Living in a Heritage Conservation Area
Our city has a rich portfolio of dedicated heritage conservation areas that are recognised for their character and heritage significance. We manage them to reinforce our Novocastrian cultural identity and our sense of pride in our heritage places.
This section is for those who currently live in a heritage conservation area as well as for people who may be considering buying a property in a heritage conservation area.
Current heritage conservation areas:
- Cooks HIll
- The Hill
- Newcastle East
- Hamilton South (Garden Suburb)
- Hamilton Beaumont Street
- Newcastle City Centre
Cooks Hill has a distinctive village character that is evocative of another time.
- Cooks Hill Map (pdf)
- Cooks Hill Heritage Inventory Listing Sheet (pdf)
First known as Church Hill - then Prospect Hill - this area is the historic heart of Newcastle with a 'San Franciscan' feel with streets running down the hill to the harbour.
- The Hill Map (pdf)
- The Hill Heritage Inventory Listing Sheet (pdf)
Newcastle East has long been a focus of industrial and residential activity. The East End is characterised by two and three storey terrace houses on narrow lots, with some important examples of workers' cottages.
- Newcastle East Map (pdf)
- Newcastle East Heritage Inventory Listing Sheet (pdf)
Hamilton South 'Garden Suburb'
This area was designed as a 'garden suburb' where houses were built in the single storey bungalow form in a garden setting. Parkway Avenue is a strong visual legacy of the town plan by the architects Sulman and Hennessey.
- Hamilton South 'Garden Suburb' Map (pdf)
- Heritage Inventory Listing Sheet - Hamilton South Garden Suburb (pdf)
City Centre Heritage Conservation Area
Newcastle is the second oldest city in NSW. It features a special blend of old and new architecture, archaeological sites and a places of historical interest. It is listed as a heritage conservation area as we acknowledge that the future of the city is embedded in its human scaled streetscapes, its unique history and cultural heritage.
- CBD Map (pdf)
- Heritage Inventory Listing Sheet - Newcastle City Centre (pdf)
I want to makes changes to my property and its in a heritage conservation area
If you are thinking of altering a property in one of these areas, you will likely need to submit a development application unless it falls into a category of exempt or complying development
What do I need to know about development in a heritage conservation area?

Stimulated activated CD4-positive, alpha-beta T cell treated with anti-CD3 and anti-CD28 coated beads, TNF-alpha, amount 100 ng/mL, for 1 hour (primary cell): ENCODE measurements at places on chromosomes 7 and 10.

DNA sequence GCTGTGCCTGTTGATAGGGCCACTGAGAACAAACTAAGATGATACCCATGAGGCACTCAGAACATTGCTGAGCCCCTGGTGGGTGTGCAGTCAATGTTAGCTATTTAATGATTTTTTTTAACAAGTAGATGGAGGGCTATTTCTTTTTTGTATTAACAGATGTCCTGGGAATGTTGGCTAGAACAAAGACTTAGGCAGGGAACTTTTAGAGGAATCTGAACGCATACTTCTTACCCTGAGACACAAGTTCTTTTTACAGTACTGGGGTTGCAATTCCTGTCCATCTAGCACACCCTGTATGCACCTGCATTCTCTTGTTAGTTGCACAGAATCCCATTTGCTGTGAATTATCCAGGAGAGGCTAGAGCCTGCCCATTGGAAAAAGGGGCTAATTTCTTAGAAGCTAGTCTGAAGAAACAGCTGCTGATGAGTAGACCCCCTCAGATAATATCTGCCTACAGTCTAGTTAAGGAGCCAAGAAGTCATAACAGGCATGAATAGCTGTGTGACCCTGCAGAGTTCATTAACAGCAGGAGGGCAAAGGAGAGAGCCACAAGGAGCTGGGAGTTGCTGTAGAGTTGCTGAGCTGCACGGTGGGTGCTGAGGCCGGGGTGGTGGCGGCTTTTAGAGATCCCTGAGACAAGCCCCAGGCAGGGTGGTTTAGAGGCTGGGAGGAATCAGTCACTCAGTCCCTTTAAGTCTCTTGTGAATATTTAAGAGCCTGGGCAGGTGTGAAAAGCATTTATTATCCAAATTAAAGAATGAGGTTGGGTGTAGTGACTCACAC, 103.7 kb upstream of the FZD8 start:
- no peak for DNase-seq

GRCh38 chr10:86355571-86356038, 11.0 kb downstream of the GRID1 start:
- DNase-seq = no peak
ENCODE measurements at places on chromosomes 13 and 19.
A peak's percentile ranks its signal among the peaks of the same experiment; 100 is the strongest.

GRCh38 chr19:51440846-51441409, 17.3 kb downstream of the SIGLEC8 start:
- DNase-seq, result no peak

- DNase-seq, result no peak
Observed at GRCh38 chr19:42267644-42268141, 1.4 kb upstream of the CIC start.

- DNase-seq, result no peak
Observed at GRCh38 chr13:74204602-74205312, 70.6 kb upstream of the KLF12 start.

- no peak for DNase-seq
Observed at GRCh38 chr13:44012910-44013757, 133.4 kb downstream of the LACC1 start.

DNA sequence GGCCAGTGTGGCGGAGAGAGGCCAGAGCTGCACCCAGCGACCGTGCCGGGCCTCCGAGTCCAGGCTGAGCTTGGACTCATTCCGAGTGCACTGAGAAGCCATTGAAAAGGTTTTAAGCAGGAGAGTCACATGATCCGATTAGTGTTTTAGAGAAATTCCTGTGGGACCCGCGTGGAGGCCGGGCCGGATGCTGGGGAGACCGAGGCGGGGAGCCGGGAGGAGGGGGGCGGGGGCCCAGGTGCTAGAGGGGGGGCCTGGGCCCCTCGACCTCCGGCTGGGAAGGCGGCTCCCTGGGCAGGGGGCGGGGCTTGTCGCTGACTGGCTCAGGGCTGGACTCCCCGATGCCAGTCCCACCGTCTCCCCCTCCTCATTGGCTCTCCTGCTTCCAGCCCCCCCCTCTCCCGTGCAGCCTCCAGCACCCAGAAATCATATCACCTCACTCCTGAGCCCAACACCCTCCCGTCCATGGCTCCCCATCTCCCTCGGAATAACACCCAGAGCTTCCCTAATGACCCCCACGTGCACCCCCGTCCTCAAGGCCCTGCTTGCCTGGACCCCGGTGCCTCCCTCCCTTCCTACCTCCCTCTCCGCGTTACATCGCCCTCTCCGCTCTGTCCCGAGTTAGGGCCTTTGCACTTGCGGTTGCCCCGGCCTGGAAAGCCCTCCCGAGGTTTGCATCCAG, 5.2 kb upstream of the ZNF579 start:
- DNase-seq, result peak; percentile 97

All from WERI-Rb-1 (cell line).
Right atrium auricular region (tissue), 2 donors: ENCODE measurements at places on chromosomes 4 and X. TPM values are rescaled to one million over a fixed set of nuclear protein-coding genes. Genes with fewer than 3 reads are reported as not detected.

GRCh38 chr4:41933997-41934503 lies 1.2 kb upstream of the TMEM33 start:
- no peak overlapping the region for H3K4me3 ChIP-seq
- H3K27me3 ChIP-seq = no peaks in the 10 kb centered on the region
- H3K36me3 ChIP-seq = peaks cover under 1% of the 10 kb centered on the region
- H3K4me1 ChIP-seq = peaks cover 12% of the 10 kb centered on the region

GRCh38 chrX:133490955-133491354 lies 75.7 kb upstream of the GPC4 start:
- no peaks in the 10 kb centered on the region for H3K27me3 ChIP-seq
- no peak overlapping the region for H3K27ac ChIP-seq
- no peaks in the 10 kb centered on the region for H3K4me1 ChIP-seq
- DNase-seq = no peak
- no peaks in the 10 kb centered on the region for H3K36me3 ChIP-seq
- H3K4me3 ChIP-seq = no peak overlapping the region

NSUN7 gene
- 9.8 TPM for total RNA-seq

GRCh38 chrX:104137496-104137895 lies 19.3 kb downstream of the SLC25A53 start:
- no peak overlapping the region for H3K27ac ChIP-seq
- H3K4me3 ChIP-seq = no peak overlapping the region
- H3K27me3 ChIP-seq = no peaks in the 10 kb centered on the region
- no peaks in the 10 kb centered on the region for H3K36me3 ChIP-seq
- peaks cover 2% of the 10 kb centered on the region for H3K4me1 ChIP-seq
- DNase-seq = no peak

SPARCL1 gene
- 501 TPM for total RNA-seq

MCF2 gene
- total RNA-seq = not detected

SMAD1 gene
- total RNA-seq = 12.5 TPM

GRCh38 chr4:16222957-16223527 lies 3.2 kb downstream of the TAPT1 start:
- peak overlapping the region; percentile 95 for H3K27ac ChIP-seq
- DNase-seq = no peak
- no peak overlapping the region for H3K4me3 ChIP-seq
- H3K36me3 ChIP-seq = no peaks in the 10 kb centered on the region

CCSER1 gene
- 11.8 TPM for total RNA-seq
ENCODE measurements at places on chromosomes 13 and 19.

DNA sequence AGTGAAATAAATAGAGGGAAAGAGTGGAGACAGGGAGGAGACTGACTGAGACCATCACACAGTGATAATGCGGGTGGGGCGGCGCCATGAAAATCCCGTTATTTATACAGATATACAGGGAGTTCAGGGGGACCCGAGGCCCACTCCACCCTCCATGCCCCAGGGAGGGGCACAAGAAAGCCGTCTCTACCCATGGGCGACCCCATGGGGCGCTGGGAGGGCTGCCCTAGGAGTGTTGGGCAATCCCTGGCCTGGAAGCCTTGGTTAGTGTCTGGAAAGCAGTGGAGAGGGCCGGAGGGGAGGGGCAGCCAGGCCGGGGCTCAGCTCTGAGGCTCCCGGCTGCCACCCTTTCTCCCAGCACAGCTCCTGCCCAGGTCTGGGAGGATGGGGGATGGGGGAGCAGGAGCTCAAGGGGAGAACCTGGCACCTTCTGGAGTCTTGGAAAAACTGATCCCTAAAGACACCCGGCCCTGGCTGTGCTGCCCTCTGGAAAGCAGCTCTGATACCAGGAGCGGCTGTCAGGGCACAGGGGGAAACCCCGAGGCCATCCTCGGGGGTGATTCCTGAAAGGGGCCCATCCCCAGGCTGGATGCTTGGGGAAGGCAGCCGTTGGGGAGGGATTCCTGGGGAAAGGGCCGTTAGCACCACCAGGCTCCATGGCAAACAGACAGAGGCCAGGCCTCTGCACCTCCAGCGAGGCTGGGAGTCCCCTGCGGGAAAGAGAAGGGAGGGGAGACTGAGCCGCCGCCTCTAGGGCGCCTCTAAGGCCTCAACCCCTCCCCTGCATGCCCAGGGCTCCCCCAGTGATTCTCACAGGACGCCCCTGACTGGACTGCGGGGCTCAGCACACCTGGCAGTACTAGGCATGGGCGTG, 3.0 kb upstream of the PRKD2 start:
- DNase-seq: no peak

Generally speaking most types of development in a heritage conservation area will need to be approved through a development application process. To make this process easy and streamlined, we have collaborated with the local architectural industry to establish design guidelines that will protect the charming streetscapes and significance of our heritage conservation areas.
The guidelines are contained in our Heritage Technical Manual
(pdf). Following the guidelines ensures a sense of the past continues to be reflected in our living streets and makes the job of assessing development applications efficient and speedy.
We assess development applications using both the Newcastle DCP and the Heritage technical Manual
(pdf), to ensure all development proposals achieve a 'best fit' outcome for our heritage conservation areas.
What are the height limits and floor space ratios (FSRs) for heritage conservation areas?
Across the city, building height and density is set by the Newcastle LEP and shown on the Height of Building maps and the Floor Space Ratio maps that accompany the LEP. However, the heritage conservation areas are not included in the Height of Building maps or the FSR maps because these areas do not have a prescribed height limit or floor space ratios. The purpose of excluding the heritage conservation areas is to ensure that new development responds to existing character and ensures that contributory buildings are conserved and protected.
Newcastle East and the City Centre Heritage Conservation Areas are included in the Height of Building and FSR maps.
Colour schemes in heritage conservation areas
Traditionally, colour palettes were designed for a particular period and architectural style specific to a building. Heritage houses will often look their best in colours matching the age and architectural style of the building. We have prepared a useful Guide to interior finishes (pdf) which includes the traditional range of colours with the corresponding Australian Standard numbers for you to refer to or colour match where appropriate.
Although the colours you choose are ultimately your decision, restrictions do apply, such as:
- Painting over face brickwork or natural stone (not permitted)
- Roof materials (must not be changed without the prior approval of Council). As a general rule, changing the colour of original roof tiles will not be supported.
- Masonry wall surfaces such as face brick can be maintained by a gentle clean or by re-pointing the joints where significant deterioration is evident. Taking care of masonry surfaces is the best way of maintaining the beauty of historic buildings.
Review of Heritage Conservation Areas Report
Council adopted the Heritage Conservation Areas Review Report at its meeting of 28 June 2016.
Review of Heritage Conservation Areas - Final Report